Tony of Luxim:  When we say forward emitting, what we mean is that all the light is moving in the same direction along the optical axis.  In this sense a LIFI® source is much like an LED.  When we say Lambertian, what we mean is that the angular distribution of the emitted rays is similar to a Lambertian distribution with a peak on axis and a general inverse cosine distribution.

Two effects, intrinsic to the source, help create the flat field.  In the first place, unlike a conventional HID lamp, light does not leave the LIFI® source directly.  Instead, the light recirculates in a reflective cavity.  This recirculation broadens the spectrum and reduces brightness and color variation across the source.  These effects all help produce the uniform spot.

A second aspect relates to the collection optics design.  Traditional systems use imaging optics (elliptical, spherical reflectors).  These designs are based on a system that duplicates the spatial pattern of the source at a secondary aperture, thereby duplicating the spatial/color variation.  Because LIFI® emits in a forward pattern, different collection optic designs can be used including designs that will further homogenize color and brightness producing a more uniform disc of light at the aperture.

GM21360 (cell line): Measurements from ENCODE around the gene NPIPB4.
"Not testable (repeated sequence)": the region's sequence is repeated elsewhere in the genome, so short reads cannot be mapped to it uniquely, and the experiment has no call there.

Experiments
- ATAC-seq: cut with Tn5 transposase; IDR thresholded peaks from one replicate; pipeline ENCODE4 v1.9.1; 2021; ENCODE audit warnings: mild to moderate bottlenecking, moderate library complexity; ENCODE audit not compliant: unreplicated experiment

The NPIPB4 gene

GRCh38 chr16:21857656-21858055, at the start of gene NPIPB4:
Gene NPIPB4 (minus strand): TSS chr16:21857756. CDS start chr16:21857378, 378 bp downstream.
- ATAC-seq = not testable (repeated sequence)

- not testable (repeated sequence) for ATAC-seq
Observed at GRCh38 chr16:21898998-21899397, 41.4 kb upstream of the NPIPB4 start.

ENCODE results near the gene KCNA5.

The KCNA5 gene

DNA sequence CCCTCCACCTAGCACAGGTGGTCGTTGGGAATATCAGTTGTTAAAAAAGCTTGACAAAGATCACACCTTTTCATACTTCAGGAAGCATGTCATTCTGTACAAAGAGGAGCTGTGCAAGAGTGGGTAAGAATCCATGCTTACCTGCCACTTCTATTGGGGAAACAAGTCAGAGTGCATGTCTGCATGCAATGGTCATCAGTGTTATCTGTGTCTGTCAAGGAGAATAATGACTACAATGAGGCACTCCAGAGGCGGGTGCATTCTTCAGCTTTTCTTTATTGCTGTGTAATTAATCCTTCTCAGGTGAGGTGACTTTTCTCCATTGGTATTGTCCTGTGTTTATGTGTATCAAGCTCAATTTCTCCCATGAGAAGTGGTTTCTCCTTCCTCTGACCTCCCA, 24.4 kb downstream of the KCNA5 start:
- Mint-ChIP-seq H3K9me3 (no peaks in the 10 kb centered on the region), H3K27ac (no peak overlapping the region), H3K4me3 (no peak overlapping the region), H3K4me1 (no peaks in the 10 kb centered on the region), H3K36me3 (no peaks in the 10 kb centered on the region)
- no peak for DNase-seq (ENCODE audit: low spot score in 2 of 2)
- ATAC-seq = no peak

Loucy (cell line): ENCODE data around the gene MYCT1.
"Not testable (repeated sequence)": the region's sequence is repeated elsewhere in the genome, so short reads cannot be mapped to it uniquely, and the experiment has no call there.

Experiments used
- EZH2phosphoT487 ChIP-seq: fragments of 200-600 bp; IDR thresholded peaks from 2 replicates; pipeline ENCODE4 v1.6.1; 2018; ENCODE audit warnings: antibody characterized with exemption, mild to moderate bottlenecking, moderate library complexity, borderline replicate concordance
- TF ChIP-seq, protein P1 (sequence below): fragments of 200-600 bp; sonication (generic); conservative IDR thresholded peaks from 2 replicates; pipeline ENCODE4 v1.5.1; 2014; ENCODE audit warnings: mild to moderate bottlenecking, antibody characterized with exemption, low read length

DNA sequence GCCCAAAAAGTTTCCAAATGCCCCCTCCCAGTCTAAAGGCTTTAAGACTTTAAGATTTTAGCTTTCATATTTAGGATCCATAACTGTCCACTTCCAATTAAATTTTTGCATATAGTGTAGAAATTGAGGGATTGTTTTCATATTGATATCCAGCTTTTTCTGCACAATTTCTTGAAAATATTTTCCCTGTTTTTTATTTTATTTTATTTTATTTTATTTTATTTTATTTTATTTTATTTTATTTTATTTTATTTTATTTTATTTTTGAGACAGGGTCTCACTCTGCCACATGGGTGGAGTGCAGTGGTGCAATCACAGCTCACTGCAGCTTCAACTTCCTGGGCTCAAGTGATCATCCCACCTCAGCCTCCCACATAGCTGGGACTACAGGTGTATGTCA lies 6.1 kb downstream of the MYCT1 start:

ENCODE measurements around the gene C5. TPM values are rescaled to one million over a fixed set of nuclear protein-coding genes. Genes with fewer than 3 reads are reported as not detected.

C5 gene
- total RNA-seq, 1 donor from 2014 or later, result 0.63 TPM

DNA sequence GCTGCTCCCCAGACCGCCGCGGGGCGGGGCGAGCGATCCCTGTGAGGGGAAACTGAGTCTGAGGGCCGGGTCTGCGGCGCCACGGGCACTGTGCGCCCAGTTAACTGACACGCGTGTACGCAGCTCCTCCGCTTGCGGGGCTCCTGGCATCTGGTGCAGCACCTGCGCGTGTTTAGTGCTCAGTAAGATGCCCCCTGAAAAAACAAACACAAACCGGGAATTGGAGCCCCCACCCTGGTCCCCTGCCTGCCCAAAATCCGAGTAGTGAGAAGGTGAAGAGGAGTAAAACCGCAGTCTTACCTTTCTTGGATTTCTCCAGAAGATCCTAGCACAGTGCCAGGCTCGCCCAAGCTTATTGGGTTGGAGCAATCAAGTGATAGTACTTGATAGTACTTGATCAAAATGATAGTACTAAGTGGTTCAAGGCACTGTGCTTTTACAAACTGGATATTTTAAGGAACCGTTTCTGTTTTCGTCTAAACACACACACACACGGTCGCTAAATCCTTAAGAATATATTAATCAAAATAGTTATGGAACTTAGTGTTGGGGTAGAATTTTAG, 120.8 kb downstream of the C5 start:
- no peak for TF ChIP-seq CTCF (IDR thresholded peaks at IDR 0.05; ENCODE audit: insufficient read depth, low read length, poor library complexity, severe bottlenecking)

JimOnLightFor a client wanting to completely retrofit a touring light rig with LIFI sources – is Luxim to that point with the LIFI technology?  Is Luxim prepared for the lighting market’s mad dash to you once they realize the magic you’ve developed?

Tony of Luxim:  The products we have today can displace conventional 250-550Watt HID sources.  We are expanding the line-up to cover the full range of wattages and color temperatures used in entertainment lighting products.

With respect to readiness, we already have the global supply chain and manufacturing capacity in place to build more than 1000 units/day.  Building that infrastructure was a big priority when we first set out to supply LIFI® technology to global manufacturers of rear-projection televisions.  So we are in a very good position to satisfy initial demand. We also have a strategy that allows us to scale capacity rapidly and cost effectively.

JimOnLightWhat has the experimentation and control been like for LIFI in the, say, Automated Lighting world?  Have the LIFI lamps seen any beta testing on major market tours?  Are designers starting to ask for the LIFI system by name?

Tony of Luxim:  We test at two levels:  LIFI® testing is done by Luxim while application level testing is done at the customers’ sites.  The Luxim internal testing is extensive with 250 test beds at our Sunnyvale facility and a further 750 test beds at our contract manufacturer.  A number of customers have completed application level qualification while several more are finalizing designs and beginning qualification testing.